The global market for projected capacitive (PCAP) touch-controller ICs that make touch-screen functionality possible will experience healthy growth this year and beyond because of widespread use in smartphones and tablets, but newer applications like ultrathin PCs will also be needed to ensure continued industry expansion, according to a Display Electronics topical report from information and analytics provider IHS.
Total PCAP touch-controller IC shipments will reach an estimated 1.4 billion units this year, up a robust 40 percent from 1.0 billion units in 2012. Growth will continue in the generous double digits for the next two years, to be followed by increases in the high single digits until at least 2017. By then, shipments will amount to some 2.7 billion units, equivalent to a five-year compound annual growth rate of 21 percent.
The PCAP touch-controller IC market continues to derive strong growth from wireless devices, particularly mobile handsets and tablets. Apple single-handedly created the market for PCAP touch-controller ICs when it launched the iPhone in 2007 and then the iPad in 2010, creating the market we know today for touch-enabled displays and touch-centric user interfaces. Since then, consumers have responded avidly to touch-enabled devices for their ease of use and sensitivity, and PCAP has broadened into other devices like PC screens and automotive displays.
Even so, adoption in new markets will be critical to continued growth of the space. While touch IC revenues in wireless communications will remain far and away the largest product segment for PCAP touch-controller ICs, the share of wireless communications as a percentage of PCAP total revenue will slip every year moving forward. To make up for the relative decline in wireless, other segments like Ultrabook PCs will need to step in-a development expected to happen-in order for the PCAP semiconductor industry to keep expanding.
PCAP use expands in devices
Within the mobile phone segment, PCAP touch-controller ICs are found primarily in smartphones or handsets with a high-level operating system, with one touch IC on average found per handset unit. With pricing for touch ICs continuing to decline, however, the controllers will also become more readily available in lower-end handsets known as feature phones.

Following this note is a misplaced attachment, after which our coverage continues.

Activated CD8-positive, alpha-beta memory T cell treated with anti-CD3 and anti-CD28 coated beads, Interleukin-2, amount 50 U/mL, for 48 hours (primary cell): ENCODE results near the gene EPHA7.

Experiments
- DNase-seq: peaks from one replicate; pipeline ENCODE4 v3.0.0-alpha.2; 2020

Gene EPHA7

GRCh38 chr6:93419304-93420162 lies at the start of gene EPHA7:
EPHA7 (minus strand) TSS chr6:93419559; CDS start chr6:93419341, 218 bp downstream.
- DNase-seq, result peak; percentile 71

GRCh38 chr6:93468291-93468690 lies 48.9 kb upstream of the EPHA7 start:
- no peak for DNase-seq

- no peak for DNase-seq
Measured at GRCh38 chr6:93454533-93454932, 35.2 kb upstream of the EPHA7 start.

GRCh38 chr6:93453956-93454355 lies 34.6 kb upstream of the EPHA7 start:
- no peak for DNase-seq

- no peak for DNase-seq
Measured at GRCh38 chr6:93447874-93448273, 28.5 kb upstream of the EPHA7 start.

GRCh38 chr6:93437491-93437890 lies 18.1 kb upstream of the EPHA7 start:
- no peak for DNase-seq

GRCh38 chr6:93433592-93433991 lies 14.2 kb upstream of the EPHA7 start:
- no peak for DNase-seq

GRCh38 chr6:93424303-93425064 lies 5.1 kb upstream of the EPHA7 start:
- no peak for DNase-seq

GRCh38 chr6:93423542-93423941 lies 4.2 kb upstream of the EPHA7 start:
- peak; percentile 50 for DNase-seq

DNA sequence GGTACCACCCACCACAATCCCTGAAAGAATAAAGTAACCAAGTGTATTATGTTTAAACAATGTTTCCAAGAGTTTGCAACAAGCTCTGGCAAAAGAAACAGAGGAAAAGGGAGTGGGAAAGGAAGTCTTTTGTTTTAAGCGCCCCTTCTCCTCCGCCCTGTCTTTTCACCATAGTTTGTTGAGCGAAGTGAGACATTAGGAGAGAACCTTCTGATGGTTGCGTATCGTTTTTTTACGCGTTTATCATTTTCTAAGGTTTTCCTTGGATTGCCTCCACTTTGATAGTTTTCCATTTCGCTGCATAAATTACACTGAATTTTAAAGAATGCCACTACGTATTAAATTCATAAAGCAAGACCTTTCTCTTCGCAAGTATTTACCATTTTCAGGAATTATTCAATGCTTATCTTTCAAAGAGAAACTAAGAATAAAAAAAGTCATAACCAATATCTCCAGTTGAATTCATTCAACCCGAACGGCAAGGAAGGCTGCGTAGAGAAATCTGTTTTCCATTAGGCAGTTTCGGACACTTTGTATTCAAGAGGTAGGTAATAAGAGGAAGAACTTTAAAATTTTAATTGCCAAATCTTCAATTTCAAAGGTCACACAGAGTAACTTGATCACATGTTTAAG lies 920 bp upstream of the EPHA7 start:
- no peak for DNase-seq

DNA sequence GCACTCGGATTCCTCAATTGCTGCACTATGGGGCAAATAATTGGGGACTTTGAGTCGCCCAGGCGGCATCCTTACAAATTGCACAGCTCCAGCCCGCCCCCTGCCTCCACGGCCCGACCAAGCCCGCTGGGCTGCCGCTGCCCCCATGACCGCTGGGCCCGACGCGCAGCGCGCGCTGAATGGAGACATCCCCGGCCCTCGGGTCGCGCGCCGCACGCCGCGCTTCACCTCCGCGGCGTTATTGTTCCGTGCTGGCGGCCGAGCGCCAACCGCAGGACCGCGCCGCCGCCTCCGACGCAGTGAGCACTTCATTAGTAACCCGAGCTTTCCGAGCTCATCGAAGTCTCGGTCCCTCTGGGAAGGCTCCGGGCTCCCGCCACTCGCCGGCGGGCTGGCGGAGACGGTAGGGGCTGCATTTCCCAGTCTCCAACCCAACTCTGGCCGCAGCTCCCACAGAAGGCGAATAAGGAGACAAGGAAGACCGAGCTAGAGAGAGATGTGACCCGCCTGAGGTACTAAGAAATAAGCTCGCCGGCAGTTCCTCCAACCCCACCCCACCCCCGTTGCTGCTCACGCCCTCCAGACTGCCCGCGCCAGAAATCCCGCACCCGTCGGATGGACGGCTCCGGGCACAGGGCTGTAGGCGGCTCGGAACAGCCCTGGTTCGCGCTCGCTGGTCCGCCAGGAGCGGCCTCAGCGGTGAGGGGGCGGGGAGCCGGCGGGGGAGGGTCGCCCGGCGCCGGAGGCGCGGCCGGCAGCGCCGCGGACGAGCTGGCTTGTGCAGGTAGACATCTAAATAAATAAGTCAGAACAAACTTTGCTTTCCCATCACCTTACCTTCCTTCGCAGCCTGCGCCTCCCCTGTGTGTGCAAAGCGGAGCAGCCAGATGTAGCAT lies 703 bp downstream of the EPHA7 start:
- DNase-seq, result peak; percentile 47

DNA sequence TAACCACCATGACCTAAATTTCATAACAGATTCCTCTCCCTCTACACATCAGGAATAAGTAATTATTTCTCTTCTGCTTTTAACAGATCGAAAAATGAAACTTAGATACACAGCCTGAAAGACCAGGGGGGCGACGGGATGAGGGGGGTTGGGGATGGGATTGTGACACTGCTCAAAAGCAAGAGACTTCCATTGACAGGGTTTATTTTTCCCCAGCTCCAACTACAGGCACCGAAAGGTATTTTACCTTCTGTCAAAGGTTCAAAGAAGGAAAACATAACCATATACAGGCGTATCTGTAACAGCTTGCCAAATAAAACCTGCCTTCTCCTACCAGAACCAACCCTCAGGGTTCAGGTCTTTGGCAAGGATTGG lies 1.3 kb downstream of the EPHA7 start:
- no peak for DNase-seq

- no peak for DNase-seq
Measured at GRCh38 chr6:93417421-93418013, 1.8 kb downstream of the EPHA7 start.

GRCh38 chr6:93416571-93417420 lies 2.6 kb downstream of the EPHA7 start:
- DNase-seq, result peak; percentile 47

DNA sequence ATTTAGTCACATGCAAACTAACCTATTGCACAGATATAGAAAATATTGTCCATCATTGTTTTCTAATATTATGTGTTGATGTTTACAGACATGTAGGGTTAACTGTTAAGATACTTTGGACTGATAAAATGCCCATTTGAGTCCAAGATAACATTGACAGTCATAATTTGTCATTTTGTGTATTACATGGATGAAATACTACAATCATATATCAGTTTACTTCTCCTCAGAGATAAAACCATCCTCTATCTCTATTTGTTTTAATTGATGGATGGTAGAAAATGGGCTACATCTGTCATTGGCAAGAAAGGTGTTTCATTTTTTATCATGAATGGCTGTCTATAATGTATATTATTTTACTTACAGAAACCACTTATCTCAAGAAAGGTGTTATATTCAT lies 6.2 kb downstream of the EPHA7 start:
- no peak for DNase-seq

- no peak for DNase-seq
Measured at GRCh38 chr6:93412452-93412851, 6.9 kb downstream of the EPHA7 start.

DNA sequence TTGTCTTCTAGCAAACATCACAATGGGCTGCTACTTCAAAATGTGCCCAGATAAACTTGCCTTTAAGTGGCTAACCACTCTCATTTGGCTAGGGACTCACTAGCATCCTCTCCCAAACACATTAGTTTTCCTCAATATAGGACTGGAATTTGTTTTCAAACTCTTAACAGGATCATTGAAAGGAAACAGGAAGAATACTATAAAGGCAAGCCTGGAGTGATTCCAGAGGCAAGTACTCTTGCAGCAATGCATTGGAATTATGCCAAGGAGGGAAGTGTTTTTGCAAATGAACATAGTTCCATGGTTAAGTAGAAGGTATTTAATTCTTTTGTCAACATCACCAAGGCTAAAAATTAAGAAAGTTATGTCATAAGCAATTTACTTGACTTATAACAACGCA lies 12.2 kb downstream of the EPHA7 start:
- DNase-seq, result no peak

Next to smartphones, media tablets are the most important segment driving the PCAP touch-controller IC space. The number of touch ICs used in media tablets varies, with iPads tending to deploy more ICs compared to smaller-screen-size tablets that use as few as one touch controller unit. Over time, however, fewer PCAP touch-controller ICs will be used per tablet because of the expected growth of smaller-sized tablet models, and fewer ICs will prove sufficient even for larger-screen tablets as touch IC technology advances.
In PCs, Ultrabooks promise some of the fastest growth for the next five years primarily because of strong support from Intel, which has made touch functionality a centerpiece of its Ultrabook strategy moving forward. Other devices aside from Ultrabooks that will help the PCAP market are touch-screen-based all-in-one (AIO) PCs and PC tablets.
With their use also extending to embrace other markets, PCAP will be increasingly deployed in devices like LCD monitors and consumer electronics products such as digital still cameras, digital camcorders, ebook readers and portable game devices.
Trends heading toward lighter, thinner panels
A significant trend in touch screens is the move toward in-cell liquid-crystal display (LCD) panels, which make the touch screen lighter and thinner by integrating the touch panel with the LCD screen. The pioneering product here is the Apple iPhone 5, which launched with an in-cell touch panel in the fourth quarter of 2012.
The trend will have an effect on PCAP touch-controller ICs, especially as they relate to the display driver IC that creates the image appearing on a device's display panel. In the quest for a smoother touch experience, two potential solutions will be possible: uniting both the display IC and the touch-controller IC together in a single package; or combining the two ICs in a single piece of silicon.
While the combo solution has the potential to save space and lower overall system costs, adoption will occur slowly. Less than 20 percent of touch-enabled devices will feature a single-chip solution even by 2016, and the majority of in-cell PCAP solutions for the time being will continue to be of the single-package variety.
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